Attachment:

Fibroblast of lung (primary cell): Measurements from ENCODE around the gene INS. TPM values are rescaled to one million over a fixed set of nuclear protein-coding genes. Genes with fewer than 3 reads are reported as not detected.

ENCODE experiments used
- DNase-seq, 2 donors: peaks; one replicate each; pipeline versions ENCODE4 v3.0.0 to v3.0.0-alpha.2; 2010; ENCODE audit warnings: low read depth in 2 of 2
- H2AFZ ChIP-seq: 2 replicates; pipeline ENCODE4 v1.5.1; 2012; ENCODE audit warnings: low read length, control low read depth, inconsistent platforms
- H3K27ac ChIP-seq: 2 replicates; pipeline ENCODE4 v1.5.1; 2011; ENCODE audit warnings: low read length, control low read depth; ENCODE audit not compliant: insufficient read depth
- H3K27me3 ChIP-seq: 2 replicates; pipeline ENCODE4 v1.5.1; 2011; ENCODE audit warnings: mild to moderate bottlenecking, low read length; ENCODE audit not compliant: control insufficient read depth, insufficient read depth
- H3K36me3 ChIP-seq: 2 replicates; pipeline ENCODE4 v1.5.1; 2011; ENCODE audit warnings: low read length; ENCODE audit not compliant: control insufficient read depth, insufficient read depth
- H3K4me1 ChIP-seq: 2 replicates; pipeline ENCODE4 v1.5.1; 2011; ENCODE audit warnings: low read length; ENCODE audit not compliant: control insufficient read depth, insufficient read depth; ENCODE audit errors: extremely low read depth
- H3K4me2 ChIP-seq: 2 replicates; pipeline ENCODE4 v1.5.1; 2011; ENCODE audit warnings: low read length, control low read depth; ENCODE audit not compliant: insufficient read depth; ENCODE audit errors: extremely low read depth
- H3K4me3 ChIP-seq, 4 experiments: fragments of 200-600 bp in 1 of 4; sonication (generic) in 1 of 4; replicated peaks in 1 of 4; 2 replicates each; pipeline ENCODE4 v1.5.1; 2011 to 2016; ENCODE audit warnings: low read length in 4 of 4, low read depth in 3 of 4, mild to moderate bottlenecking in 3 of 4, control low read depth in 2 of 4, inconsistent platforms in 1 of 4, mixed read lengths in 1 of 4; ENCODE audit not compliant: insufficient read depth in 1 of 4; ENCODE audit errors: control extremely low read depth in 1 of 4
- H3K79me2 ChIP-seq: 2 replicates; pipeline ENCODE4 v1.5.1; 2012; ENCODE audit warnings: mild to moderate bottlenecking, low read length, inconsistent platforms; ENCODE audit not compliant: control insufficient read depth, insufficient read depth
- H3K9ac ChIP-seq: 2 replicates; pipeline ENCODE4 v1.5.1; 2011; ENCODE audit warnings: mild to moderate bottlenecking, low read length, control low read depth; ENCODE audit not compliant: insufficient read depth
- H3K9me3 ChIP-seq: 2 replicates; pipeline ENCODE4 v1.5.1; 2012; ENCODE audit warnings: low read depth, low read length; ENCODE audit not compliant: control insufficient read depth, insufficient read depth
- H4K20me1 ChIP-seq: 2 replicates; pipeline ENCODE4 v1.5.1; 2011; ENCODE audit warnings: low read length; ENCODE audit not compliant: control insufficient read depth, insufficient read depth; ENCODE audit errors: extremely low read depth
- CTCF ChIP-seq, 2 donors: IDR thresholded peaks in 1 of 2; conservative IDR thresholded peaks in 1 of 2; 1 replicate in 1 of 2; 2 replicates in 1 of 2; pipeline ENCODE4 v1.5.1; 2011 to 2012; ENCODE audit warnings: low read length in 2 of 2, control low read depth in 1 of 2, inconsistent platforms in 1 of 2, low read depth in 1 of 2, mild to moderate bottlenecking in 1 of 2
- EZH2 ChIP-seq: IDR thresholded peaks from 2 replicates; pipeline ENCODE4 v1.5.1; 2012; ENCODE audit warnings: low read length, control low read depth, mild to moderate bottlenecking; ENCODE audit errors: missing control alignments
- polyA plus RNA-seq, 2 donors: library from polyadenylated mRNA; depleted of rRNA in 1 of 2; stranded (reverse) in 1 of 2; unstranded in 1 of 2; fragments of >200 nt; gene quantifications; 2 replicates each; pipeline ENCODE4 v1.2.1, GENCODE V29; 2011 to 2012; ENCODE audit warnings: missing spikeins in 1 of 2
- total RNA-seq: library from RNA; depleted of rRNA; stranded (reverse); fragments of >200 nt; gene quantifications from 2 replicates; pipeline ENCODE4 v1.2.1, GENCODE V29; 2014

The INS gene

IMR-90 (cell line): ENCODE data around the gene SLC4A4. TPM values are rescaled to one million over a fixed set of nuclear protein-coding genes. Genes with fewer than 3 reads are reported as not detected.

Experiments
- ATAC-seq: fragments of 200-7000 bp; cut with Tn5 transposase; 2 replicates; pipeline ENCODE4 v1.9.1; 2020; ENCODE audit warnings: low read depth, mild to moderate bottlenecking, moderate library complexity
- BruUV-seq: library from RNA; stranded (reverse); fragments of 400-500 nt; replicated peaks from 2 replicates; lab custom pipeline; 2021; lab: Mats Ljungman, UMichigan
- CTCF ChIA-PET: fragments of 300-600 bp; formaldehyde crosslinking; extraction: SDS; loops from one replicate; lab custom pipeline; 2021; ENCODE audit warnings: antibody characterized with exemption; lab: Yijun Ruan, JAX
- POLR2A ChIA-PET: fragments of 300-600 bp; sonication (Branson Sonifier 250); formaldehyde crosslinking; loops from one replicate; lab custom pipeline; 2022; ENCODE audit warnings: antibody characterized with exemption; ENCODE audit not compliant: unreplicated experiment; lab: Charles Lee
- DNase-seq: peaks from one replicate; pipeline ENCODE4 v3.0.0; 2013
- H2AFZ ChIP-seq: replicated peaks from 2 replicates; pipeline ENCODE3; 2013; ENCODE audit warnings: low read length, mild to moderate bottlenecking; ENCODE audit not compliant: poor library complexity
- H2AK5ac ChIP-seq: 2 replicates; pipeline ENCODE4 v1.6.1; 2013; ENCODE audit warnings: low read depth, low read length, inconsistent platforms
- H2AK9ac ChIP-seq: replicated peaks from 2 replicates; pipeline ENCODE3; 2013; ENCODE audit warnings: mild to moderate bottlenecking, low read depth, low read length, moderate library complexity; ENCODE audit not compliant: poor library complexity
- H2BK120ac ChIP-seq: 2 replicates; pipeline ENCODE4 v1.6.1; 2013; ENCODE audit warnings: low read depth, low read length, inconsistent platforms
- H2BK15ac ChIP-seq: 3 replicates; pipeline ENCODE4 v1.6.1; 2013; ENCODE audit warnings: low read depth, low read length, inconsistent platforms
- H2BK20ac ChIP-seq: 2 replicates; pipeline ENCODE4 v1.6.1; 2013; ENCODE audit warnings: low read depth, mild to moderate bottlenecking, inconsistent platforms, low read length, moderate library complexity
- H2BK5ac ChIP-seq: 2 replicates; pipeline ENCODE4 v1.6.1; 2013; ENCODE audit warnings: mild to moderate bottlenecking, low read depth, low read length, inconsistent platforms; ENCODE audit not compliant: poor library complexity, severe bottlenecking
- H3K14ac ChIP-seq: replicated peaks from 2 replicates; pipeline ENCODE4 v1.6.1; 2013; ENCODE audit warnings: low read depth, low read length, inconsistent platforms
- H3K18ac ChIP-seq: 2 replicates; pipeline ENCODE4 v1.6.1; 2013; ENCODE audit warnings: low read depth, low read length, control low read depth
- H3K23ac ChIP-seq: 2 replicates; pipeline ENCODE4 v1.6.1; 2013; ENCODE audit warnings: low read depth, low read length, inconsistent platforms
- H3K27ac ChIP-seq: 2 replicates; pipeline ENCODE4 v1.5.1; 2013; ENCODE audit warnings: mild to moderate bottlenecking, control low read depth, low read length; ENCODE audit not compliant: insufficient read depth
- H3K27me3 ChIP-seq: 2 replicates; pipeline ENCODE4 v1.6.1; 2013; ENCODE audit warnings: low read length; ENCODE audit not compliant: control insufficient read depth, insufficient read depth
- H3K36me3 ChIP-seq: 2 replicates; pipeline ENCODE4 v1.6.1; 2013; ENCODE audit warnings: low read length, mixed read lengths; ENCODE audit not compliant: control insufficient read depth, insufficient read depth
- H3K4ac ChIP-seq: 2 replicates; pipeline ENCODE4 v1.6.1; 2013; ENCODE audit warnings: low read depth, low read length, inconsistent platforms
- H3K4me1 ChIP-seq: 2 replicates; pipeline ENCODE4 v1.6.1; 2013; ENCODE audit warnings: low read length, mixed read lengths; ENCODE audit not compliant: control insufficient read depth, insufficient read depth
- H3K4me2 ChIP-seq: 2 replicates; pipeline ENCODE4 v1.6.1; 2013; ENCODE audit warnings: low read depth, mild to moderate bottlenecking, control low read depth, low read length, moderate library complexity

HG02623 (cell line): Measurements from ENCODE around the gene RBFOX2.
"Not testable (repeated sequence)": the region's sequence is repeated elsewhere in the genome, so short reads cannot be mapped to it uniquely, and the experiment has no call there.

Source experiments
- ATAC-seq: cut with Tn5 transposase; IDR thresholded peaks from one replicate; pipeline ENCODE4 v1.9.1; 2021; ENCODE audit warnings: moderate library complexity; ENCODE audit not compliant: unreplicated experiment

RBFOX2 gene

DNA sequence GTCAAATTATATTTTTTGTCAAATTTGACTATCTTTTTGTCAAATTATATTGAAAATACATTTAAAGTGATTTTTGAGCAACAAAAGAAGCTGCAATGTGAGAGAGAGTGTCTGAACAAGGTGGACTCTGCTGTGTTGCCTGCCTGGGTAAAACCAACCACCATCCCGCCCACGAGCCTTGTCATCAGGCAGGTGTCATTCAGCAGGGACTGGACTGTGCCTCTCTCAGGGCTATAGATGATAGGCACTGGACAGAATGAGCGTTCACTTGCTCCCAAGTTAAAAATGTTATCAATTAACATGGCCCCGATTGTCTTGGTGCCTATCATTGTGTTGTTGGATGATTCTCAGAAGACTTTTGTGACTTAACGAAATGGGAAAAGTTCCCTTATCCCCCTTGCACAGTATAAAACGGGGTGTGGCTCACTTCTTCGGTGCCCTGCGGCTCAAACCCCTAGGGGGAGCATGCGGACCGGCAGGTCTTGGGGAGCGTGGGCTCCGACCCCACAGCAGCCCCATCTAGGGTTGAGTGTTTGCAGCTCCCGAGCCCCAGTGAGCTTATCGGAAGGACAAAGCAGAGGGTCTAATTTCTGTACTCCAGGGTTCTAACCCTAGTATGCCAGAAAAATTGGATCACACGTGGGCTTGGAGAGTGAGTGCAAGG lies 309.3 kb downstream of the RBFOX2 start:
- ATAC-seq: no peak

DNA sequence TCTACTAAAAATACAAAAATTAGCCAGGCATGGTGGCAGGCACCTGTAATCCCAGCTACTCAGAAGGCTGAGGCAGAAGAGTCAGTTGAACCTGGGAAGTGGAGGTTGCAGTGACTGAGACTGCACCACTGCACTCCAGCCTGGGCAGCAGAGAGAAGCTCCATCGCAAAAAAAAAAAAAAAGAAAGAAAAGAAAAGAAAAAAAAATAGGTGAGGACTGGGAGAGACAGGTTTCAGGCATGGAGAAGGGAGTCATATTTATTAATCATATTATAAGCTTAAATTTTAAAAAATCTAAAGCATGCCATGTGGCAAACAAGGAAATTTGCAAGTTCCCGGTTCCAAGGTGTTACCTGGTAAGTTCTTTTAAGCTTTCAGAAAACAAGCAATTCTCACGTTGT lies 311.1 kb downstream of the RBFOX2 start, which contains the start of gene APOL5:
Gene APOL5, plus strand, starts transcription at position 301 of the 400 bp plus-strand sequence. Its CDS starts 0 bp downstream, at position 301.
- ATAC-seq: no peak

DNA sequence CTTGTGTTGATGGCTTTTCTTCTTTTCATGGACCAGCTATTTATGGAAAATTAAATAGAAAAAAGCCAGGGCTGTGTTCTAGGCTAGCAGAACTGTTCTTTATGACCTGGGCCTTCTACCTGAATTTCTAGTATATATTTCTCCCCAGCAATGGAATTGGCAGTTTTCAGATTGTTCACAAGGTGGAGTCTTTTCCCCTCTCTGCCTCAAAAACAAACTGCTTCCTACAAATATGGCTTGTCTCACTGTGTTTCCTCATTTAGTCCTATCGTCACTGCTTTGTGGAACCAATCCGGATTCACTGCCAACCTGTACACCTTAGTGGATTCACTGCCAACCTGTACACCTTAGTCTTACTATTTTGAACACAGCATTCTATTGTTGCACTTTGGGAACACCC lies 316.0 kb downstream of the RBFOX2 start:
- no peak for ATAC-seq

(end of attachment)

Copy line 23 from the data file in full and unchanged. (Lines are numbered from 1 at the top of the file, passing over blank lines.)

- BruUV-seq: library from RNA; stranded (reverse); fragments of 400-500 nt; replicated peaks from 2 replicates; lab custom pipeline; 2021; lab: Mats Ljungman, UMichigan